Most shots, some of them striking, are designed to communicate one big and simple feeling; the film grows more convincing as the feelings it’s after get more upsetting. There’s some nice montage work, especially of plantation labor, and Parker and editor Steven Rosenblum adeptly handle leaps in time. But when it turns to love, The Birth of a Nation becomes quaintly pretty: A wedding-night tableau of Turner and bride Cherry (Aja Naomi King) is all nude silhouettes, a wash of moonlight and a pair of candles melting into each other. (Maybe write the happy couple some dialogue?) The occasional stabs at richness or complexity don’t amount to much — Turner’s first victim, his longtime master (Armie Hammer), crawls across the hardwood of his own home as he bleeds out, and we see between him and Turner a gently lit cross in a stained-glass window. Is Parker suggesting God’s approval? Indifference? Is this a vision of Turner’s? Of the dying man’s?
Turner’s conception of God is a mystery in The Birth of a Nation. Celebrated as unusually intelligent, young Turner (played by Tony Espinosa until Parker takes over) is given a bible by the plantation owner’s sister (Penelope Ann Miller), and soon he’s taken to preaching sermons for slaves. We get spirited glimpses of these, but Parker exhibits no curiosity about what the child believes or how he reconciles the good news of the gospels with the everyday reality of his own bondage. Later, when Parker’s Turner is dispatched to sermonize at neighboring plantations, the slave preacher hits upon the idea of bible stories as code. It’s an invigorating scene, with Parker shouting about kings and iniquities, and the white overseers gazing on in confusion. But it’s also unclear: Has there been a shift in his belief in the word, or has there been a shift in his understanding of its usage?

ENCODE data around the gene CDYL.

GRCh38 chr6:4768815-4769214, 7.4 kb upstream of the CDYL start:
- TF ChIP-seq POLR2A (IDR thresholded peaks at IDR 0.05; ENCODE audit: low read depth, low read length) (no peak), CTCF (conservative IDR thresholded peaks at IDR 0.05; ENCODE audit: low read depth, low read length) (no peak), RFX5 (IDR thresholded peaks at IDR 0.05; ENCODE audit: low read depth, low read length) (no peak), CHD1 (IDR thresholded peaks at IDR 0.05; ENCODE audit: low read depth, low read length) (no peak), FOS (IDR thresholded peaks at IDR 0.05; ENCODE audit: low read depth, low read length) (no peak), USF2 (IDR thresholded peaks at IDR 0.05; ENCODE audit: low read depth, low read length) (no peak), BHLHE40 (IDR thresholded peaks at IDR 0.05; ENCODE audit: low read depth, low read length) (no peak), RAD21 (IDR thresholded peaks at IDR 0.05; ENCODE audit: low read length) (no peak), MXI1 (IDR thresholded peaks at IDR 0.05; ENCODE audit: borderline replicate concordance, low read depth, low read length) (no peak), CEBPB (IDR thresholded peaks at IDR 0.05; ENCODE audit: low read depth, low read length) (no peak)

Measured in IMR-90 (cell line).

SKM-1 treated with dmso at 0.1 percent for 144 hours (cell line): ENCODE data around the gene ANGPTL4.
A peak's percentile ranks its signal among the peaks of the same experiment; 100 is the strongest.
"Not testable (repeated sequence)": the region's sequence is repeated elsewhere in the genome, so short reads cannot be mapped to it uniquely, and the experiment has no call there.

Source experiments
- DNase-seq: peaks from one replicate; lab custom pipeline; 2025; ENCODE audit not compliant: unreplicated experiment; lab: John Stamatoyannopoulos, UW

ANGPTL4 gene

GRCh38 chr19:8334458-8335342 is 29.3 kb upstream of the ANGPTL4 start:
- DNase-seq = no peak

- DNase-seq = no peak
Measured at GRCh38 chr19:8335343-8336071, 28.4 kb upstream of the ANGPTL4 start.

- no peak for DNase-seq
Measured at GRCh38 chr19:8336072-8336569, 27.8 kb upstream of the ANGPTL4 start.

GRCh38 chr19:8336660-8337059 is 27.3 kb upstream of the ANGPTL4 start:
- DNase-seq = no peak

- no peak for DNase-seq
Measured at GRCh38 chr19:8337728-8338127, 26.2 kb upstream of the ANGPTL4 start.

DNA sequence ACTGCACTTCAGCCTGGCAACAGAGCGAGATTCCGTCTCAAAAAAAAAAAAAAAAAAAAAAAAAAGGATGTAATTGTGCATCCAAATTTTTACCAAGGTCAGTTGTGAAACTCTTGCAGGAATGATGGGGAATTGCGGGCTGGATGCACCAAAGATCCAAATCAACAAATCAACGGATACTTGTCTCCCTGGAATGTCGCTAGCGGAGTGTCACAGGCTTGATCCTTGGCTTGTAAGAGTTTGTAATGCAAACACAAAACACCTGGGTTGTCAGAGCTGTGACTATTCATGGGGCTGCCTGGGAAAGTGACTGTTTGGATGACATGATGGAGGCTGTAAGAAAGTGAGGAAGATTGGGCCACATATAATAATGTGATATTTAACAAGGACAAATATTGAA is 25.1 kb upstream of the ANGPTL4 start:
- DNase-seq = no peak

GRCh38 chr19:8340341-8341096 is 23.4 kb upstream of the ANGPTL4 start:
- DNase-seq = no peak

This matters because the film — and Turner’s life — turns on a question of belief. Fascinatingly, it’s also a question of forgiveness. The incident that inspires the beating that stirs in Turner the conviction to kill his master plays out quickly and strangely: A white sot has been barred from every church in this patch of Virginia, and, scared for his soul, he at last turns to the famous slave preacher to ask to be baptized. Parker’s Turner agrees to this with his usual steely purpose.
Just seconds of screentime after his introduction, the sot gets to wade in the water, washed of his sins by a man without freedom. This is a profound choice on Turner’s part, and a profound risk, an act of grace for which he will suffer greatly. But The Birth of a Nation doesn’t give Turner a moment to weigh this decision, to show us what it means to him or to let us know that he has considered the consequences. Turner absolves the man that nobody else will, and the writer/director/actor doesn’t bother to dramatize why. That’s how tricky and personal forgiveness is — even Nate Parker can’t wrap his head around it.